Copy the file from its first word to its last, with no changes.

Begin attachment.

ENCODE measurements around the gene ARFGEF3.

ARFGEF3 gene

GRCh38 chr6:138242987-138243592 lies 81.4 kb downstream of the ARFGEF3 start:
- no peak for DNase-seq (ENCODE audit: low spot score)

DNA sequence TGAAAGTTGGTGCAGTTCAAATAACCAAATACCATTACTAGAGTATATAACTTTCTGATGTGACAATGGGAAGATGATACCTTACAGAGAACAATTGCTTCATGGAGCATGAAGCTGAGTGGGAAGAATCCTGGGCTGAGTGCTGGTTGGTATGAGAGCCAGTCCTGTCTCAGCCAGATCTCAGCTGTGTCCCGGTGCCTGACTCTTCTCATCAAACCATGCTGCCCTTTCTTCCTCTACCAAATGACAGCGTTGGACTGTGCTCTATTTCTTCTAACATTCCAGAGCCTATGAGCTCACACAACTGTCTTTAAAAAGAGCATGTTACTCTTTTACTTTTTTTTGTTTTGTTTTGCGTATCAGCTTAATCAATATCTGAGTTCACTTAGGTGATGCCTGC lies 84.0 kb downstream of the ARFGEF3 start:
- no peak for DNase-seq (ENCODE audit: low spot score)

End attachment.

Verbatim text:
ENCODE measurements around the gene ARFGEF3.

ARFGEF3 gene

GRCh38 chr6:138242987-138243592 lies 81.4 kb downstream of the ARFGEF3 start:
- no peak for DNase-seq (ENCODE audit: low spot score)

DNA sequence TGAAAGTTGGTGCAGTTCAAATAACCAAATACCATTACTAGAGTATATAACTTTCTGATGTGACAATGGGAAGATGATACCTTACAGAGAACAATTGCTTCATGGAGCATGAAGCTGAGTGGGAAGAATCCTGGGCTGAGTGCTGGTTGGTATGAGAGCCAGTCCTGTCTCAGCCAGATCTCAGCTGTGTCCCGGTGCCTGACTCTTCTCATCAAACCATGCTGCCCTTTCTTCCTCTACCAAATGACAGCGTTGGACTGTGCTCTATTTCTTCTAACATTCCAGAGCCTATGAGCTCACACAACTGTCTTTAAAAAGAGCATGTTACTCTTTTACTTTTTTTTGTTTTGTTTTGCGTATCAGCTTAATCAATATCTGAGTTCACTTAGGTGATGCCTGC lies 84.0 kb downstream of the ARFGEF3 start:
- no peak for DNase-seq (ENCODE audit: low spot score)